There are three ways to improve a product or feature; you can make it better so that current customers enjoy it more (Deliberate Improvement), change it so that people use it more often (Frequency Improvement), or change it so that more people use it (Adoption Improvement).
As Des Traynor, Co-Founder and Chief Strategy Officer at Intercom writes, “Not all improvements will be appreciated by all users, and it’s important to understand where the opportunities for real improvements are within your product.” As is the case with everything in software, there are tradeoffs. Recognizing these tradeoffs, and the effect they’ll have on your audience, can help you prioritize your course of action.
1. Deliberate Improvement
With a deliberate improvement, you pick a popular feature, find out how customers are using it, why they love it, and then determine how you can make improvements for that specific job. Here you are seeking only to make the feature better in ways that will be appreciated by the current users.
You might be thinking that sounds a lot like fixing something that’s not broken. That’s a good watchout to have. In order to avoid adding unnecessary complexity with your new feature or taking a step backward, Traynor stresses the importance of really understanding why and how the feature is used. Here, he explores this idea in more depth and gives a real-life example of deliberate improvements made on Intercom.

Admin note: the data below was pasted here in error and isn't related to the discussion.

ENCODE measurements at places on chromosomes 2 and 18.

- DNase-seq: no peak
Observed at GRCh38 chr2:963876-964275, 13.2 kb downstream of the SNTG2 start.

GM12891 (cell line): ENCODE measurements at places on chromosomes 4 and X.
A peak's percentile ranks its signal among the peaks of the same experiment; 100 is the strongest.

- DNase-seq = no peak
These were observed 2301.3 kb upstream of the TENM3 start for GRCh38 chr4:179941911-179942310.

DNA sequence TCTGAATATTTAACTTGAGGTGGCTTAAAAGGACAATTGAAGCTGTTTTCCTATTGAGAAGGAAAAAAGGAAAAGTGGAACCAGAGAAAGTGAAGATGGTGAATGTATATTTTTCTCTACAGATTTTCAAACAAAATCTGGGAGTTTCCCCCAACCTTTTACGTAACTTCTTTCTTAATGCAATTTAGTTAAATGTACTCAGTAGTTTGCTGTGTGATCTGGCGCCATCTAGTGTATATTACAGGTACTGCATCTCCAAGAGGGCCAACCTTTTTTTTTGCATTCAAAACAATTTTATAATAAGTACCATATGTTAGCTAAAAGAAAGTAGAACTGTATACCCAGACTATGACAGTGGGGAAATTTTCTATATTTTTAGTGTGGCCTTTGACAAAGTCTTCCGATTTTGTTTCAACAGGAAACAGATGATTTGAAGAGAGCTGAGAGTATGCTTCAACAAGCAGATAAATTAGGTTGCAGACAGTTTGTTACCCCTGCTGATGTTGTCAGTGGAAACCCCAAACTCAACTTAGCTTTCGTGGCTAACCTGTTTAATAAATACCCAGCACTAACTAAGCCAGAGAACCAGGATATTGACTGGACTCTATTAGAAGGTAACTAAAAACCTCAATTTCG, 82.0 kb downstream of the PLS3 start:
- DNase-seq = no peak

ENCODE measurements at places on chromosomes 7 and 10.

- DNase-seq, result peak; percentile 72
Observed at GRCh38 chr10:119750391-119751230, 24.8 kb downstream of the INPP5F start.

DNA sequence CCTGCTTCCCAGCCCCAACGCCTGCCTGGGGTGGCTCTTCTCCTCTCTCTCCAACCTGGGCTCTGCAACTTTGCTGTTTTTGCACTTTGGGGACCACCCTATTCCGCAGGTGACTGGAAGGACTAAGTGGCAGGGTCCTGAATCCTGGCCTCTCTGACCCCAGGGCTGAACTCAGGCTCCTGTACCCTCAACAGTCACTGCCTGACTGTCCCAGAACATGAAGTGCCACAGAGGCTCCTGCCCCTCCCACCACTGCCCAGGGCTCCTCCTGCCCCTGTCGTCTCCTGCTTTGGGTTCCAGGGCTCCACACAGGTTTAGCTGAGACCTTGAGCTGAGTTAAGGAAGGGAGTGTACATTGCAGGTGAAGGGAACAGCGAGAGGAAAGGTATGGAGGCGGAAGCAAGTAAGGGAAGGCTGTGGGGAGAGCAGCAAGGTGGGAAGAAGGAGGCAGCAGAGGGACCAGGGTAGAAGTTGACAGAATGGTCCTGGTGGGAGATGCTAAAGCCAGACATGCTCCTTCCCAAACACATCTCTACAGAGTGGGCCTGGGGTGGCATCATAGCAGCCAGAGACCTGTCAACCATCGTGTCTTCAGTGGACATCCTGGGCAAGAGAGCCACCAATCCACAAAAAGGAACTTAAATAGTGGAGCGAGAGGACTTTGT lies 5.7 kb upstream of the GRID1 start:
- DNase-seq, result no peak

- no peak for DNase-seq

2. Frequency Improvement
These are improvements that aim to get a customer to use a feature more often. For example, a fitness app feature that rewards people every time they check into a gym is a type of improvement could turn a once-a-week user into an everyday user. Here is some great advice on how to hook users with habit-forming UX design.
3. Adoption Improvement
Adoption improvements target those who don’t use a feature. For example, if you have a social media integration that only half of your user base is using, an adoption improvement aims to win over the remainder. Traynor writes, “When you hear phrases like ‘I’ll use this as soon as I can…’, then an adoption improvement might help.”
Understanding the different ways your product can improve, and how such improvements will help different parts of your audience, will help you better prioritize your course of action for improving your product. Successfully executing a product improvement can lead to higher engagement, an increase in revenue, better user experiences, more repeat business, higher average orders per customer, or longer retention. In addition to the immediate benefits, it can also be a great way to get some quick “innovation wins” that could help unlock other innovation projects or increase your budget,